why not have a train that goes from malahide to howth jnct back and forth again and again, bringing people on a regular basis, the same with sutton, they end at the node of howth junction which becomes the outbound limit of the main darts from the city, then you get more regular service on the high density areas without sacrificing the outer areas who are regularly brought to a place where they can catch the next train into town. when you split the line fully a dart to sutton sacrifices a trip to malahide and vice versa.

transfers are a part of life in every functional rail system in the world (chicago L, NY subway, London Underground, Paris’s Metro etc. etc.) – except for ours of course.

Frank: All for congestion charges, but it would take a few years to build the required hardware and software (if we’d learn from other cities; more than a few years if build from scratch — cf Karl’s comments)

Dublin Bus has a specific issue in regard to duty on fuel. This is an issue that we also face. Previously, all public transport operators received a refund of duty paid. There is a long story, but basically, this was stopped. This did result in an extra cost for Dublin Bus, a couple of percent. DB got a corresponding increase in their subsidy, and also got an increase in fares, whch covers this by a wide margin. On the other hand, the price of diesel has fallen considerably over the last year. High fuel prices, as you say, should drive consumer demand.

Also, Dublin Bus does not make particularly efficient use of fuel. Heavier tri-axle buses are rolled out for daytime, late evenings and weekends, when their extra capacity is not needed, for instance. Also, there is a lot of driving on Dublin Bus that is not particularly efficient – heavy acceleration and breaking. It sounds ridiculous, but this really does make a difference to fuel efficiency.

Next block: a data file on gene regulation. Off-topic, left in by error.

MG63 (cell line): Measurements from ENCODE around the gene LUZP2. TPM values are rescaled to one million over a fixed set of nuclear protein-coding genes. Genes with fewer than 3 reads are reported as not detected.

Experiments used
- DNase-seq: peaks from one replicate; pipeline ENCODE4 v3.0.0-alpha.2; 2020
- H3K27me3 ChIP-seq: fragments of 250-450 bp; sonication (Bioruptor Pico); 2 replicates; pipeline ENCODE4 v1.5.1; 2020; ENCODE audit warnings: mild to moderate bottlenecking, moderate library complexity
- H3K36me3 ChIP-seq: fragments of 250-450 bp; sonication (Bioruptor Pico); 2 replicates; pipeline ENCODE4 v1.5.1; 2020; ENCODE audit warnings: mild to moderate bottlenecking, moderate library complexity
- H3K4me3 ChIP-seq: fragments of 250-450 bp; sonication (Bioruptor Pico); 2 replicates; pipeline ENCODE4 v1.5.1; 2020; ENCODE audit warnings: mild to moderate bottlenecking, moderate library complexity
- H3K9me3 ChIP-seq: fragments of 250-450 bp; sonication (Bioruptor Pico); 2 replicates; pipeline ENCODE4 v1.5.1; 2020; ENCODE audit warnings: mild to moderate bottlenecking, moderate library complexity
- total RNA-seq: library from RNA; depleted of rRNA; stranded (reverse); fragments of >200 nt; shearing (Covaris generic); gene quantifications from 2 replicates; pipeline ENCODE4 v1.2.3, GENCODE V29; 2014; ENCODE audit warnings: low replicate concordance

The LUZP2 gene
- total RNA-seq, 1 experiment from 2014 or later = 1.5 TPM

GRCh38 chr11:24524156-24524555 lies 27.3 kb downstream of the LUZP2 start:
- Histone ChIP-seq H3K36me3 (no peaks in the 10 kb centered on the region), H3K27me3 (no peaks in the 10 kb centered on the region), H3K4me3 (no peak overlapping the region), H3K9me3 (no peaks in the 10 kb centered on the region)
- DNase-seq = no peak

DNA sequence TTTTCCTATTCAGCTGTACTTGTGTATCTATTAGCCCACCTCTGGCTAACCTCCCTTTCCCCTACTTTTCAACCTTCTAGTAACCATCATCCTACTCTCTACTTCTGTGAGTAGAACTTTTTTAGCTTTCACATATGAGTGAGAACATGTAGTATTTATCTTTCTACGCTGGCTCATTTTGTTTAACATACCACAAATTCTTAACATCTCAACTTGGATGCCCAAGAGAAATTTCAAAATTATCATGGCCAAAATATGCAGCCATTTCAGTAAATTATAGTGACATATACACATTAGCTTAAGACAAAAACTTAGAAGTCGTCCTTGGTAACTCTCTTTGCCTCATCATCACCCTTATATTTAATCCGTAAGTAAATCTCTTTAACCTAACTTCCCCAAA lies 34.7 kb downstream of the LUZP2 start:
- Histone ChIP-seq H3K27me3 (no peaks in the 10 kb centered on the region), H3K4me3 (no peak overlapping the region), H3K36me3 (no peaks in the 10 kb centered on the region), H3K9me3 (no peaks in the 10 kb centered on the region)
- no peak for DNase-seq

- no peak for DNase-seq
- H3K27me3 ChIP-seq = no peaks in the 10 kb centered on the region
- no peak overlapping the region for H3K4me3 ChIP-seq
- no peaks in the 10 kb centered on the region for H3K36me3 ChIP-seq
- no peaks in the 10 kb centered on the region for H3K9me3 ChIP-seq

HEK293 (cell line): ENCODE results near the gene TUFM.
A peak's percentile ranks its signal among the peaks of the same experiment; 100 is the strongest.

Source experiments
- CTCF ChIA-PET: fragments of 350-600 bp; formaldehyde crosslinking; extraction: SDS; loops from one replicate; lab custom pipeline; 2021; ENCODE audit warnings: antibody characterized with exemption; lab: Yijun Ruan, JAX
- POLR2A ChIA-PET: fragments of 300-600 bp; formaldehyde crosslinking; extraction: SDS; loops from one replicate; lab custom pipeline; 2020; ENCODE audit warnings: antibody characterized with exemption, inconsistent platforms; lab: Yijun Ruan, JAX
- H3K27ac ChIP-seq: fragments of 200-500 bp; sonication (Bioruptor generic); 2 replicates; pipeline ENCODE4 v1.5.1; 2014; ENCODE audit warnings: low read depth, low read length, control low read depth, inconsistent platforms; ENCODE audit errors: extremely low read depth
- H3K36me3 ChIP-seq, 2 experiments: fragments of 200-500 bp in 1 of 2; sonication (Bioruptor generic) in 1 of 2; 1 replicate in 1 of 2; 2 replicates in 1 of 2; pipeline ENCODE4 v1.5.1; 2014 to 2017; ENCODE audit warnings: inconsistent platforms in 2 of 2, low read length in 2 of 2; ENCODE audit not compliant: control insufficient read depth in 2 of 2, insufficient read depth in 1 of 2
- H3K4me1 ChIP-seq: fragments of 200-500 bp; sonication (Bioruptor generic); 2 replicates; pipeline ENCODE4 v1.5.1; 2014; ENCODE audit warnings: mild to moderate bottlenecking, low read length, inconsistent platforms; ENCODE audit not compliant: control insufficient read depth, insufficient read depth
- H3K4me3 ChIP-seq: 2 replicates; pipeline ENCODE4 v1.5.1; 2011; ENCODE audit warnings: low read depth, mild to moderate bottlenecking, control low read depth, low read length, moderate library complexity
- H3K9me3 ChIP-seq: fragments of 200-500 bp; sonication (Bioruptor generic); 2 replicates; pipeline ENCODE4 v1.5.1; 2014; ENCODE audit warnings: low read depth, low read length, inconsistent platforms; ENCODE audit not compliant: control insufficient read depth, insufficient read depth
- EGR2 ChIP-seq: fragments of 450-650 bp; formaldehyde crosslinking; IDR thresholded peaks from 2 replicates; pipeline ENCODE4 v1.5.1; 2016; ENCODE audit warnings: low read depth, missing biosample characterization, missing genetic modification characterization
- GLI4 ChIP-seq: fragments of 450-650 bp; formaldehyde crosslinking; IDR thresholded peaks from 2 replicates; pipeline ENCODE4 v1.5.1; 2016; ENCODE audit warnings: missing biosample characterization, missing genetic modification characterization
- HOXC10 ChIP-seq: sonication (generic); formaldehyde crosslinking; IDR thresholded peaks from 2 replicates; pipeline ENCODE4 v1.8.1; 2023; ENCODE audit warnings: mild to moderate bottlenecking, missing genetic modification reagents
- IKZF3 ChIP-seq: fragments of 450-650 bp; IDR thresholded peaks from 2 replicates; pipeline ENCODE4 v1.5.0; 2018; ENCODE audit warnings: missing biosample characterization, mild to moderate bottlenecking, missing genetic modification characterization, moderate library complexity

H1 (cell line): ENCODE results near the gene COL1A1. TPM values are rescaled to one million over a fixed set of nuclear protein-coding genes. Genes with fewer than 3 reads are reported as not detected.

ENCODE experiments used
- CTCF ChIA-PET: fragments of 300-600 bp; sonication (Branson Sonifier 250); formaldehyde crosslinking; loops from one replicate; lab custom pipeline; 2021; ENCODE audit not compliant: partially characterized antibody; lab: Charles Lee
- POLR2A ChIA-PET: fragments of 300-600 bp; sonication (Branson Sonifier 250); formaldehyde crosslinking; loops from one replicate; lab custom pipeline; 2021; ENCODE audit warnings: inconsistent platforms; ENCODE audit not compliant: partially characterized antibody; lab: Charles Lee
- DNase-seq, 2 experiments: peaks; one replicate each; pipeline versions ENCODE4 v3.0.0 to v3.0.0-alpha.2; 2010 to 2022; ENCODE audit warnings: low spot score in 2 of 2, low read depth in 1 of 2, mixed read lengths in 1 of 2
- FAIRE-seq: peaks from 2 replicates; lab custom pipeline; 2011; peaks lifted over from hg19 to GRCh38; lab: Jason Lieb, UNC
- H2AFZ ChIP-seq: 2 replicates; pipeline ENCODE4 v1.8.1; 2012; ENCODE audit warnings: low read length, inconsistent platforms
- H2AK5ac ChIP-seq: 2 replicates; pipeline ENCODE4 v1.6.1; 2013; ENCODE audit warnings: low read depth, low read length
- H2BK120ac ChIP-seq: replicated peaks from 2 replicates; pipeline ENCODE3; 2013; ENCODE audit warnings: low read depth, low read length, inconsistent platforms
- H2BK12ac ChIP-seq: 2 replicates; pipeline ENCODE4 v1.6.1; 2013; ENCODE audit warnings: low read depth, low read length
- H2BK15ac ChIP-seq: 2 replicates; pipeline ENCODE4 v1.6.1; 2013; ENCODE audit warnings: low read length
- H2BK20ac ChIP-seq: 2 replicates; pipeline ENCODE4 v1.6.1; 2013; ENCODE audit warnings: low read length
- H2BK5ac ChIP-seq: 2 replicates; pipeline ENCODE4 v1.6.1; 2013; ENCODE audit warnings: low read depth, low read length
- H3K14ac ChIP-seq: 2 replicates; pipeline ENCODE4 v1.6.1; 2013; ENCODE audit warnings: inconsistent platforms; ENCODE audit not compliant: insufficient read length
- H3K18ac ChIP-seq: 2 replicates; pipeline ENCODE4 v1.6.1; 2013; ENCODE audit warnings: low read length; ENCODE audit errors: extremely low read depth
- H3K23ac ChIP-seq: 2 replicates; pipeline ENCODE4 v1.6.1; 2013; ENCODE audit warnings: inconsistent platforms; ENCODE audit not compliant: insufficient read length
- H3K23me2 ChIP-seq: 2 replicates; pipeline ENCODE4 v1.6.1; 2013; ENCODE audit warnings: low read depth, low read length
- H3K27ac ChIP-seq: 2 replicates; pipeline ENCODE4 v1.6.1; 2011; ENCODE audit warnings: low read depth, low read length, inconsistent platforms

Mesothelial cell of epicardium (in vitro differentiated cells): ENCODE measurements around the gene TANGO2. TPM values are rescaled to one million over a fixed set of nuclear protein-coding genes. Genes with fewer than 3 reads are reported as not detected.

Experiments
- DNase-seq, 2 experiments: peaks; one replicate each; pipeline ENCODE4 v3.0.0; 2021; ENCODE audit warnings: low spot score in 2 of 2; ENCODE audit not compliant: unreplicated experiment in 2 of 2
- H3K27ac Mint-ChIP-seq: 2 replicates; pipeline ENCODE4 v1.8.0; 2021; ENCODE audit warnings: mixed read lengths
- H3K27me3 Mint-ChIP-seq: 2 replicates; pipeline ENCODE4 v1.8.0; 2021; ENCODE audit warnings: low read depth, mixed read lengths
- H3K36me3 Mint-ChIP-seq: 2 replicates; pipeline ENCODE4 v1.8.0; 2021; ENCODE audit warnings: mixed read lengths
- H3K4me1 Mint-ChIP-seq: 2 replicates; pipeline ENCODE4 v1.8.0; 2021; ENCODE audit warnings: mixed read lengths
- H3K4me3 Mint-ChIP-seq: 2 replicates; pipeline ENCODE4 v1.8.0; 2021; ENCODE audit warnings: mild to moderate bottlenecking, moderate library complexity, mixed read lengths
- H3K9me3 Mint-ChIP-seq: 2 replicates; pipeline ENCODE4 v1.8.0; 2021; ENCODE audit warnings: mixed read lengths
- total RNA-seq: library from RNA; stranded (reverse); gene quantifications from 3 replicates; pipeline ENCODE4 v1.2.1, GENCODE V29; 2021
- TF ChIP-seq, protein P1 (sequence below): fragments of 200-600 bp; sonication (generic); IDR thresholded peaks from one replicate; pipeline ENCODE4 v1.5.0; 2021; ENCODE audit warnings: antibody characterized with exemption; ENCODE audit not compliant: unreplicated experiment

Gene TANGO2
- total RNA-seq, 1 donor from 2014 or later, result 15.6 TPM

You could build a congestion charge infrastructure similar to London quite easily. It’s quite a simple system technically – registration, and then enforcement using video cameras. If you decided to roll it out today, I’d say you could tender it in April and have it in operation by this time next year. There are issues with the system for sure, but it could be done.

The problem is really the bus/public transport system. You have to have an excellent bus system for a congestion charge to work well. The theory is that the congestion charge would free up capacity on the buses and make them cheaper, better and faster, but you have to build the capacity to give people (especially ratepayers in the city) confidence.


Thanks Antoin

Realistically, congestion charging will not be in place before 2011.

It will work fine for raising revenue. For changing behaviour, we’d need to have proper public transport and a ring of park & rides around the city. That’ll take longer.

If you really want to do it, it doesn’t take that long. The buses are sitting there in a yard. There are 5-year leases on roadside property going-a-begging. Hiring a builder does not take a long time. The technology can be done quick enough.

very good article. thanks for sharing. Just added you to my feed reader. Was searching for “trains” when I found “What a great opportunity for public transport”. Thanks for the good times reading your blog.


Many years ago I worked with a few people in St Stephen’s Green who told me that when they got married in the mid 1950s they did not have a car. However they were able to get a bus at 1 o clock from the Green to Goatstown for a quick lunch and be back in their office at 2.15.

Unfortunately the industrial relation virus seems to have continued into all the CIE related companies from that time and militates against what would otherwise be a no brainer.

Comments are closed.